Your CV is a pretty critical document. It goes ahead of you. It tells a story. It influences. It persuades. It gets you found. But your CV can be the opposite of all that too. It can be a powerless.
Here’s one idea inspired by Seth Godin (marketing guru) to make an improvement.
Seth Godin wrote a few days back about 2 approaches to marketing. One is where you say to the customer: “What do you want?” And then give it to them. The other is: “Here’s what I have for you. Choose.”
Which is best? He used the analogy of a restaurant to explain.
Say you go to a restaurant. And instead of offering you a menu, they ask, “what would you like?” As – amazing – as that sounds, actually, for me, that wouldn’t be that great. It requires too much thinking. Suddenly when faced with all that choice, the offer isn’t that compelling, I’m not sure what to do. I hesitate.
Instead restaurants offer a menu. Like this (droool!):
- Black Forest Double Chocolate Cake – decadent, rich chocolate cake packed with brandy soaked cherries.
- Peach Melba – Peaches sautéed in rum over vanilla ice cream topped with fresh raspberries and sauce.
Yes, droool! So the choice is limited. But, man, it catches the imagination. So much better than, “what would you like?”
So when job hunting, with your CV, in job interviews, what’s your approach? Do you …
1) Present your experience, qualifications and then say, “what do you think, can I do something for you?”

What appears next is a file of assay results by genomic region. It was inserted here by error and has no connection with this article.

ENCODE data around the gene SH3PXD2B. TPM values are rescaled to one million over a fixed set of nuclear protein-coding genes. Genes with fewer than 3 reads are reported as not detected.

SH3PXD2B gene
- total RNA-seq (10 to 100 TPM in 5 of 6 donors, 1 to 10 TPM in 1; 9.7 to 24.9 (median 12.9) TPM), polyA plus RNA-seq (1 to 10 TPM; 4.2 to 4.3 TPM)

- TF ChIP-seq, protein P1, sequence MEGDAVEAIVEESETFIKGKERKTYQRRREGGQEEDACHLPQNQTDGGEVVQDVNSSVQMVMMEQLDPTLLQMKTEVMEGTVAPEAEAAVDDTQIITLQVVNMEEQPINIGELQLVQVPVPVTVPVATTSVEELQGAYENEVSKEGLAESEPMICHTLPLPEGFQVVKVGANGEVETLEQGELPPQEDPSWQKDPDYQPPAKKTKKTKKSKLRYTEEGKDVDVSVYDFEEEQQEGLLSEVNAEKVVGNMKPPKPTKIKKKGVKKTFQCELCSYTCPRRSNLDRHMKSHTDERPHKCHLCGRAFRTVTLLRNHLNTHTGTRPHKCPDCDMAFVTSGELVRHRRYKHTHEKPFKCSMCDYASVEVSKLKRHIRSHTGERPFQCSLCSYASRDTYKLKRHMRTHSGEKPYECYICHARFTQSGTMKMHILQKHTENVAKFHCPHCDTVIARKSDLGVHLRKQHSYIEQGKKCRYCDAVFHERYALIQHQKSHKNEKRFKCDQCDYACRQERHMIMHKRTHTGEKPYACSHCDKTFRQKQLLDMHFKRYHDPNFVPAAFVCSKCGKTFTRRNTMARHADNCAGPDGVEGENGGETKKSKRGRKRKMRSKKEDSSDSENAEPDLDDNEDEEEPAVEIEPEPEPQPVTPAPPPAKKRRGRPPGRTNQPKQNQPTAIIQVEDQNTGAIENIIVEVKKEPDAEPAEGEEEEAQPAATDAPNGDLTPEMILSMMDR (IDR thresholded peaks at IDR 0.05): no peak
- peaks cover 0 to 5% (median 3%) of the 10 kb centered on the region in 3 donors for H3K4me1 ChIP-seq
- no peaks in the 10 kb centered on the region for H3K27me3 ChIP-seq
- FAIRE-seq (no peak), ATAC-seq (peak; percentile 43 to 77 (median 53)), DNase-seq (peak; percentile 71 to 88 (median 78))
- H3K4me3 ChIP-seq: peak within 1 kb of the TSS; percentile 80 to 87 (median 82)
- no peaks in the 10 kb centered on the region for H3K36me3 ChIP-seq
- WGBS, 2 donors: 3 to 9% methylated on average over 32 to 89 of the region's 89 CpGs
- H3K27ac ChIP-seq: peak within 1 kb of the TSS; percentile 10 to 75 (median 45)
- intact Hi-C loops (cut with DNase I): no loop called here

Or do you …
2) Present a small number of really exciting benefits / results you can deliver – backed up with examples:
- how as an Administrator you implemented a process that sped up customer service by 50%;
- how as an Engineer your idea for a new design / product led to an 37% increase in sales so that the division exceeded budget by 23% in the 1st year and by 63% the 2nd year;
- how because of your organizational abilities as a PA, your boss has never missed a flight or mislaid a single document;
- how because of your relationship building skill, as a Sales Rep you’ve often won new accounts away from the competition (even though your prices are higher).
Is your CV a ‘menu’ of benefits to the employer? Quicker service; increased sales; total reliability; business growth? Or is it a list of personal details, duties and responsibilities – hoping that the employer will – somehow?? – get turned on by it enough to pick up the phone to call you.
[It’s this kind of ‘entrepreneurial’ thinking I teach within my member’s only INNER CIRCLE called Career & Success. It’s cheap to join. Go here: www.careerandsuccess.info]